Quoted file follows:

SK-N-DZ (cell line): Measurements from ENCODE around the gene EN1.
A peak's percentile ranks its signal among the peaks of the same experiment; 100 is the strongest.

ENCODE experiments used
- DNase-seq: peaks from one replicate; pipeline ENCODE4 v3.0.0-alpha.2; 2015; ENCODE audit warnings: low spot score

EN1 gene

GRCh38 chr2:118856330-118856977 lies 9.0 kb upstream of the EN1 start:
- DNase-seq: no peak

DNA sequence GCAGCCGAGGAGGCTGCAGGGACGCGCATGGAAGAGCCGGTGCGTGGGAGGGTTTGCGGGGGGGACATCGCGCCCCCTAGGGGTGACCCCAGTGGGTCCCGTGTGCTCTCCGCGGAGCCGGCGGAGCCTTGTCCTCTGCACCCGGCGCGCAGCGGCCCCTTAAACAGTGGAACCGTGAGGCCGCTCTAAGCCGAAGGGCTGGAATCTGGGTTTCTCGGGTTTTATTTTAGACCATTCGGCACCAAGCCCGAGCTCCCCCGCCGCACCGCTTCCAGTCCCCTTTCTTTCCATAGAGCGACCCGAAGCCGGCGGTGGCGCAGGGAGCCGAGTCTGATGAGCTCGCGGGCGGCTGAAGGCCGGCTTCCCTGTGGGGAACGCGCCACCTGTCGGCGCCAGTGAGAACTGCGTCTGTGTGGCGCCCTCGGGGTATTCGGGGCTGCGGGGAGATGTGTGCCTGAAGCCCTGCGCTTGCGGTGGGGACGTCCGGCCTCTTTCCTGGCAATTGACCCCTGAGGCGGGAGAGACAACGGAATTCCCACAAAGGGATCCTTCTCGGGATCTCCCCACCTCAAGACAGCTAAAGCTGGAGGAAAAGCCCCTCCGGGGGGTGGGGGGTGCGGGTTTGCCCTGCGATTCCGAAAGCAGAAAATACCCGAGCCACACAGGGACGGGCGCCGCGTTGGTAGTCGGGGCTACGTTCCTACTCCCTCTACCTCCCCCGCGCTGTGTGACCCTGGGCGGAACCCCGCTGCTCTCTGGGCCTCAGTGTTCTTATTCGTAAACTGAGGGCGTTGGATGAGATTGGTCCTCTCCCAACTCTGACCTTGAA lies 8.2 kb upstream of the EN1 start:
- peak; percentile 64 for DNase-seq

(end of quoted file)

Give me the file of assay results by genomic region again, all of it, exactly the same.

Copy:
SK-N-DZ (cell line): Measurements from ENCODE around the gene EN1.
A peak's percentile ranks its signal among the peaks of the same experiment; 100 is the strongest.

ENCODE experiments used
- DNase-seq: peaks from one replicate; pipeline ENCODE4 v3.0.0-alpha.2; 2015; ENCODE audit warnings: low spot score

EN1 gene

GRCh38 chr2:118856330-118856977 lies 9.0 kb upstream of the EN1 start:
- DNase-seq: no peak

DNA sequence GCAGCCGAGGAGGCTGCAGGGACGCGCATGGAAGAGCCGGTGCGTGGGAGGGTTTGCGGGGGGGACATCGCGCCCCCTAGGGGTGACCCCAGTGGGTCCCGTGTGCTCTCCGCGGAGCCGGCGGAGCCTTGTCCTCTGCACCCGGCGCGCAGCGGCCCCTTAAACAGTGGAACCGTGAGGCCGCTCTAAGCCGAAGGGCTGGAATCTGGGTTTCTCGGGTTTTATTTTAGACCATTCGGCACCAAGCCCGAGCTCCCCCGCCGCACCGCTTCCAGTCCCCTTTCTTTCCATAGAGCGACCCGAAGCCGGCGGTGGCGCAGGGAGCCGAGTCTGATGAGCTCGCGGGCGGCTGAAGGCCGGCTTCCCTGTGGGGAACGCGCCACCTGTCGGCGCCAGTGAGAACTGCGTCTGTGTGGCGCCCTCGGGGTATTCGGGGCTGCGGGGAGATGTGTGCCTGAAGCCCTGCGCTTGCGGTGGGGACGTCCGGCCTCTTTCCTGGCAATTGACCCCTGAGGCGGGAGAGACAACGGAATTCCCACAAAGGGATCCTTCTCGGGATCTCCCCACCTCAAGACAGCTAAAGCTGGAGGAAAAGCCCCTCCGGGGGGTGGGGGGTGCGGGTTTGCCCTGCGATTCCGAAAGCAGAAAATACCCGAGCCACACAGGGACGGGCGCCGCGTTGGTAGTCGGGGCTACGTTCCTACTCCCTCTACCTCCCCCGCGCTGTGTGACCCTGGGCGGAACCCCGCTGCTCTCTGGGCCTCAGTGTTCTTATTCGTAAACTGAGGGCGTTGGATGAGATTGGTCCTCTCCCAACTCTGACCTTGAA lies 8.2 kb upstream of the EN1 start:
- peak; percentile 64 for DNase-seq